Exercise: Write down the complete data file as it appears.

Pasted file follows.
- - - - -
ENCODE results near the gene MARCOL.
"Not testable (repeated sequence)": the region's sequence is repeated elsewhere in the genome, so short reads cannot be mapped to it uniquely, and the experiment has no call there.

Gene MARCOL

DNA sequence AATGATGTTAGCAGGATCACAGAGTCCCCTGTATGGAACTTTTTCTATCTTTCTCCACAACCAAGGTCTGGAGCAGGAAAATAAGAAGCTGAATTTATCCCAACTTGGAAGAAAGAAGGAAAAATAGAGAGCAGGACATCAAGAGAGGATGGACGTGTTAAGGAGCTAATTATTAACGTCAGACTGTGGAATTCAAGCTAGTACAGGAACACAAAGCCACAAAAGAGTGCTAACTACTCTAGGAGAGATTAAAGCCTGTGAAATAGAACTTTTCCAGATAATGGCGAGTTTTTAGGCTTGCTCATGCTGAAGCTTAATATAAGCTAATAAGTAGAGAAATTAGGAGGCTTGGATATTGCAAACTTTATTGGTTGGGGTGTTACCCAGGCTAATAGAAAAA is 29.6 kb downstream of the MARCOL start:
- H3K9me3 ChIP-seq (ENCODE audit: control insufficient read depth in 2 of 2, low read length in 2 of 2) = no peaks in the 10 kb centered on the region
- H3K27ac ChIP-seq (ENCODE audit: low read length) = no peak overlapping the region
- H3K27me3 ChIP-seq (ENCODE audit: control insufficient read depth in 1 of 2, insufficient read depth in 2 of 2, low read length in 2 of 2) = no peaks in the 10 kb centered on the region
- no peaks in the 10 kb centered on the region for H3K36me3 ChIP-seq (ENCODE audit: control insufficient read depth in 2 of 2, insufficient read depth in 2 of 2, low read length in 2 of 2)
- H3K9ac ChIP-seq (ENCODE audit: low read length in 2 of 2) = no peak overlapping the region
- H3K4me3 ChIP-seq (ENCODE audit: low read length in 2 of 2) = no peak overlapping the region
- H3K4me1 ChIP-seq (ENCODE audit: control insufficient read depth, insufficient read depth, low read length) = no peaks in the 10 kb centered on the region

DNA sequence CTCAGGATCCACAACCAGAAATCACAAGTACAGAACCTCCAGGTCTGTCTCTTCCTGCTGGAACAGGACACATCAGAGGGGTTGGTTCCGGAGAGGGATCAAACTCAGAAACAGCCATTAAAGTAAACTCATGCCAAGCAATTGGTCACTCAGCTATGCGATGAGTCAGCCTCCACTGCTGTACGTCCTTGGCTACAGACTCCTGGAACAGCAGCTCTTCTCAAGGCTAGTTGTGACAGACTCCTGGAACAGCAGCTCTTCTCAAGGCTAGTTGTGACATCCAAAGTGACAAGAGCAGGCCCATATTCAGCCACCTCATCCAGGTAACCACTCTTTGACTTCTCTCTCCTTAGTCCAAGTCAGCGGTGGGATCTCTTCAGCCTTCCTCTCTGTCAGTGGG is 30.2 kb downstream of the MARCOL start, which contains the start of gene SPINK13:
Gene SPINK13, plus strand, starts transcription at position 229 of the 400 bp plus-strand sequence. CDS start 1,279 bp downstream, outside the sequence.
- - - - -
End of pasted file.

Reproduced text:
ENCODE results near the gene MARCOL.
"Not testable (repeated sequence)": the region's sequence is repeated elsewhere in the genome, so short reads cannot be mapped to it uniquely, and the experiment has no call there.

Gene MARCOL

DNA sequence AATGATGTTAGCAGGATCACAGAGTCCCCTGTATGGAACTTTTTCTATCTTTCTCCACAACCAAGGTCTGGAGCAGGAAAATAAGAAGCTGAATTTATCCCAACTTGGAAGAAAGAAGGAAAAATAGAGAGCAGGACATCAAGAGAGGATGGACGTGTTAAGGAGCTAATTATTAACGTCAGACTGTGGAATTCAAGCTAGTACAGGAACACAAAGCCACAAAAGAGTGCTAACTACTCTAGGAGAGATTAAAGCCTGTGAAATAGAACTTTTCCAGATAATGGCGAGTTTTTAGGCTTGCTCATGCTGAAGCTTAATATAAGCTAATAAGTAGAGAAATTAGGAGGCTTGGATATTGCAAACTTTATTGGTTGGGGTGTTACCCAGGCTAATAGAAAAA is 29.6 kb downstream of the MARCOL start:
- H3K9me3 ChIP-seq (ENCODE audit: control insufficient read depth in 2 of 2, low read length in 2 of 2) = no peaks in the 10 kb centered on the region
- H3K27ac ChIP-seq (ENCODE audit: low read length) = no peak overlapping the region
- H3K27me3 ChIP-seq (ENCODE audit: control insufficient read depth in 1 of 2, insufficient read depth in 2 of 2, low read length in 2 of 2) = no peaks in the 10 kb centered on the region
- no peaks in the 10 kb centered on the region for H3K36me3 ChIP-seq (ENCODE audit: control insufficient read depth in 2 of 2, insufficient read depth in 2 of 2, low read length in 2 of 2)
- H3K9ac ChIP-seq (ENCODE audit: low read length in 2 of 2) = no peak overlapping the region
- H3K4me3 ChIP-seq (ENCODE audit: low read length in 2 of 2) = no peak overlapping the region
- H3K4me1 ChIP-seq (ENCODE audit: control insufficient read depth, insufficient read depth, low read length) = no peaks in the 10 kb centered on the region

DNA sequence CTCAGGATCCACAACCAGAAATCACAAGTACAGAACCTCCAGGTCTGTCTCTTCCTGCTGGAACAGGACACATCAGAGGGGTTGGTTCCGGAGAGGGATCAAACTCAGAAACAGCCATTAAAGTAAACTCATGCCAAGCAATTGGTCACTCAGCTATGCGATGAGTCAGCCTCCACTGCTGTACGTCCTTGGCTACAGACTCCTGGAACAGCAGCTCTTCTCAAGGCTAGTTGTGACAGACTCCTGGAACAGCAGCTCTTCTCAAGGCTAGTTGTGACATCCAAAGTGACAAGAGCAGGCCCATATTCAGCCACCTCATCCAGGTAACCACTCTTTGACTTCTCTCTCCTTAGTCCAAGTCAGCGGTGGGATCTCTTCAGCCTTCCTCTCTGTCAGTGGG is 30.2 kb downstream of the MARCOL start, which contains the start of gene SPINK13:
Gene SPINK13, plus strand, starts transcription at position 229 of the 400 bp plus-strand sequence. CDS start 1,279 bp downstream, outside the sequence.